Tuesday, October 11, 2005

The Situation Is Under Control. There's Nothing To See Here.

Rich Lowry sums up the whole sorry mess.


The nomination of Harriet Miers to the Supreme Court is foundering, but President Bush is confident that she will be confirmed. Bush thus displays a touching faith in the power of hypocrisy, double standards, and contradictions to see his nominee through. The case for Miers is an unholy mess, an opportunistic collection of whatever rhetorical flotsam happens to be at hand.

The White House and its allies have long argued that it is wrong to bring a judicial nominee's faith into the discussion about his merits, and any attempt to do so amounts to religious bigotry. When it was suggested that John Roberts's Catholic faith might be an area for inquiry in his confirmation, White House allies recoiled in horror.

Now the White House tells conservatives that Miers will vote the right way because she's a born-again Christian...As sociology, there is something to this — an evangelical is more likely to be conservative than a Unitarian — but to place so much weight on Miers's demographic profile, rather than her own merits and judicial philosophy, is noxious and un-American.

But don't worry: As soon as Democrats try to probe Miers's evangelicalism, these Republicans will be back to saying her faith should be off-limits.

When Roberts's past work in Ronald Reagan's White House counsel's office was released, revealing an eager participant in the Reagan Revolution, the White House downplayed it. It didn't want its nominee to appear too conservative. So, Roberts was only taking orders. Nothing could be discerned about his own philosophy from his work in the counsel's office.

Now that the Miers nomination has encountered conservative opposition, the White House points to her work in Bush's counsel's office nominating strict constructionist judges as evidence of her own conservatism. She wasn't just taking orders, but offering a window into her political soul. When Democrats demand to see the documents from Miers's work there, the White House will surely reverse field in yet another acrobatic flip-flop-flip, refusing the requests partly because the documents supposedly don't reveal anything about her after all.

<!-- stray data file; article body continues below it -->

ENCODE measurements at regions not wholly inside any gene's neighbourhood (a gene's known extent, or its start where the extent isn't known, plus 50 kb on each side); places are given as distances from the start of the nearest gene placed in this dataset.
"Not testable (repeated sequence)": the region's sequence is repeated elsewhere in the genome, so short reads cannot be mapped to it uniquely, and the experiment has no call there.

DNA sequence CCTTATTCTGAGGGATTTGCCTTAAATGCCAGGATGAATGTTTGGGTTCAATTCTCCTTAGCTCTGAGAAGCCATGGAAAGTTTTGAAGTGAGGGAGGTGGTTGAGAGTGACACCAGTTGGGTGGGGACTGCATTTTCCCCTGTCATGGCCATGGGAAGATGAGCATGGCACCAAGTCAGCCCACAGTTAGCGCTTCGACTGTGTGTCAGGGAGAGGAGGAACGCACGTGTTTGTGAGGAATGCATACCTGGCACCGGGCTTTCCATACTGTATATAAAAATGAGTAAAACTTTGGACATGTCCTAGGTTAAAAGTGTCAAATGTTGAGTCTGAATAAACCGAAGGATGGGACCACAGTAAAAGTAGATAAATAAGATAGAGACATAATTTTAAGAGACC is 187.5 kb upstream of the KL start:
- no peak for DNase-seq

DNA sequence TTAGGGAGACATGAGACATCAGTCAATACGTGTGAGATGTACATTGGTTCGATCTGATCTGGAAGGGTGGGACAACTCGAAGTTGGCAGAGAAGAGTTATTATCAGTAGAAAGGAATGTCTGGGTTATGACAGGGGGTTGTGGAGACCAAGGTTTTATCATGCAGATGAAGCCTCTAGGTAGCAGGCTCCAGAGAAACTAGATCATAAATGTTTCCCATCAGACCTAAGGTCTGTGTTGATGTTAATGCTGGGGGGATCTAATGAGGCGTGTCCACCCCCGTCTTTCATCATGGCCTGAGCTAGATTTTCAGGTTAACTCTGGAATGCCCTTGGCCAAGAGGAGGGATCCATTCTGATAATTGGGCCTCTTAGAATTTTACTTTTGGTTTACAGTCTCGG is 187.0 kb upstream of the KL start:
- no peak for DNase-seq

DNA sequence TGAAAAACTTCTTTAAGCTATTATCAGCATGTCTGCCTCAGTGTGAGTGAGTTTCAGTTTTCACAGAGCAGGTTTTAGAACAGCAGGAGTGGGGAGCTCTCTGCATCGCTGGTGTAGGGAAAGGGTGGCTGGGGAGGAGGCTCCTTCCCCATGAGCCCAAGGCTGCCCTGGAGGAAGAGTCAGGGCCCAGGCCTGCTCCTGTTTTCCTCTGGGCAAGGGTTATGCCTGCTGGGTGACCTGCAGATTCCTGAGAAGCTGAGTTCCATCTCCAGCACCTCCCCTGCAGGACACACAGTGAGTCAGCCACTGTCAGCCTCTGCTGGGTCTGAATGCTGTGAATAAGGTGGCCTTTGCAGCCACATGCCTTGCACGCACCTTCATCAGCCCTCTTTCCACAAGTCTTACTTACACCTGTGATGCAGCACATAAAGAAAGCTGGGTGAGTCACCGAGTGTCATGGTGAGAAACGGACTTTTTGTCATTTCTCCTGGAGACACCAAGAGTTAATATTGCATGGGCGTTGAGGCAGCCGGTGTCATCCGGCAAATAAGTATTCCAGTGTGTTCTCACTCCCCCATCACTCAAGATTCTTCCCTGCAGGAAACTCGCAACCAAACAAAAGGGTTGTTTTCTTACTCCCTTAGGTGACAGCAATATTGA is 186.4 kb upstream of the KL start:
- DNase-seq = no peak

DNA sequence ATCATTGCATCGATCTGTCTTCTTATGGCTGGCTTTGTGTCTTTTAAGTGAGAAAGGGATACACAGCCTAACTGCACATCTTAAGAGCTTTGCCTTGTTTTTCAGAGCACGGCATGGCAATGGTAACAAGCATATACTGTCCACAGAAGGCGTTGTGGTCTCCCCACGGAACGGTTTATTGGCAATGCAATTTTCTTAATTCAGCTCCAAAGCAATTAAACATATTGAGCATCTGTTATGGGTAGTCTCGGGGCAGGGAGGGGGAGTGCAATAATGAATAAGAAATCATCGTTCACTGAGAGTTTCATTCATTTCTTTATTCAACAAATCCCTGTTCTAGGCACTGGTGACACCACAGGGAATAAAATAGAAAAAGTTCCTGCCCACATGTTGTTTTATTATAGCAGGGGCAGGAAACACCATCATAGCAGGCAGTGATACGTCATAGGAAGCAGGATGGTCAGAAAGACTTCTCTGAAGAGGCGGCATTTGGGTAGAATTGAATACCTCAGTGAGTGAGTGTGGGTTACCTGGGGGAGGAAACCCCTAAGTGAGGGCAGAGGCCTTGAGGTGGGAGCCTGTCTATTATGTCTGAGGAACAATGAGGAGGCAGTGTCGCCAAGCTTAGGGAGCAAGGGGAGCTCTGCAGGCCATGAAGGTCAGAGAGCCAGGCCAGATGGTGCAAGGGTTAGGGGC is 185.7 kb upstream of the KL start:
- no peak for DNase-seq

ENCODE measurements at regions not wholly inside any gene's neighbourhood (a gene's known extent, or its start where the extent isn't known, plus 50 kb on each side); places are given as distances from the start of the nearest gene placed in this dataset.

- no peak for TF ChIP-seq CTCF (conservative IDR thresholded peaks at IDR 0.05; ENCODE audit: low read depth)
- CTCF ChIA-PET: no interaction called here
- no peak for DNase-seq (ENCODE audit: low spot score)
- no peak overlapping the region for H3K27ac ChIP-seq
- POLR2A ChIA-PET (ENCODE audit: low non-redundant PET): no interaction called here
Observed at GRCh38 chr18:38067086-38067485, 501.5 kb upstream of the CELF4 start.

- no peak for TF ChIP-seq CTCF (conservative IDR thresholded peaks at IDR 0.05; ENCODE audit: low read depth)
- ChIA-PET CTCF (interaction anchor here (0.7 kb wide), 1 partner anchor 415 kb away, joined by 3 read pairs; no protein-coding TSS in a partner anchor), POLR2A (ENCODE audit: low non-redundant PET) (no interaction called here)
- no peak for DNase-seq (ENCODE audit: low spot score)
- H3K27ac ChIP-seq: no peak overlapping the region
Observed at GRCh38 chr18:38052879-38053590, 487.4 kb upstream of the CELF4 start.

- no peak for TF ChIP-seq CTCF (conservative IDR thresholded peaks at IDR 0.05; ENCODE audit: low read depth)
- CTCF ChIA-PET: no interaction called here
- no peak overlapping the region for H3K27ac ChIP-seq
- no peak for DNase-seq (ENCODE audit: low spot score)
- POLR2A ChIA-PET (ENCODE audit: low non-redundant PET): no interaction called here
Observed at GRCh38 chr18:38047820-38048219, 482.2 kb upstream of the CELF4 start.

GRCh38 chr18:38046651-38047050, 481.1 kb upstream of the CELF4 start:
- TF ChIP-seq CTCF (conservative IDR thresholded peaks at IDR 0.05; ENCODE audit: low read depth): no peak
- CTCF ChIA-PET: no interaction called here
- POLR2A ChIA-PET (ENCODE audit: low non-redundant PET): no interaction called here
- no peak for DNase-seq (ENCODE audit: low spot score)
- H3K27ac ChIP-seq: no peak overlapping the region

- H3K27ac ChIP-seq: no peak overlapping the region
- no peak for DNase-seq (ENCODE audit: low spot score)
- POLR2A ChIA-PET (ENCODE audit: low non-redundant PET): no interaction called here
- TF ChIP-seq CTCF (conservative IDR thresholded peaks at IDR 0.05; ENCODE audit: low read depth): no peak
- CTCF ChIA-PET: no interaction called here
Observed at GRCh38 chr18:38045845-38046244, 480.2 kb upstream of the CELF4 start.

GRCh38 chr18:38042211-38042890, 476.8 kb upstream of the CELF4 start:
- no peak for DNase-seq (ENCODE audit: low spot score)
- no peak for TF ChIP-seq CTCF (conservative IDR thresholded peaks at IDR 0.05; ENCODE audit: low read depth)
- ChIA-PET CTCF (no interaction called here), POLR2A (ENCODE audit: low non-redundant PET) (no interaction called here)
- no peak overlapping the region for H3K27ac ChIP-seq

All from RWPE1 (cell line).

During his nomination process, there were signs that Roberts was pro-life. But the White House didn't want any of that discussed — his personal views were deemed irrelevant. Now White House aides whisper to conservatives that Miers is personally pro-life, as if it is a clinching argument in her favor.

The White House was happy to trumpet the fact that Roberts graduated summa cum laude from Harvard undergrad and law school. Now it insinuates that anyone looking for similar credentials in its latest Supreme Court pick is guilty of "elitism." Indeed, White House point-man Dan Coats suggests her role will be to keep the Court from becoming too intellectual (what with that egghead Roberts now leading it).

And on it goes. Miers is a trailblazer, but she will loyally follow Roberts's lead. She is an independent woman, but will vote however Bush wants her to vote. She has an excellent judicial temperament, but conservatives better not criticize her too harshly or she will turn against them. The attacks on Miers are patronizing, but one of the reasons she will be such a good justice — as a pro-Miers blogger argued — is that she will win over her colleagues by uncomplainingly "fetching beverages" for them.

It is a sign of how far lost the White House is that one of its key operatives, Ed Gillespie, is reading off the same talking points as liberal Democratic Sen. Barbara Mikulski. Both discern sexism in the criticisms of Miers. If it's sexist to question Miers, what is it to be even more unimpressed with the men trying to boost her nomination?

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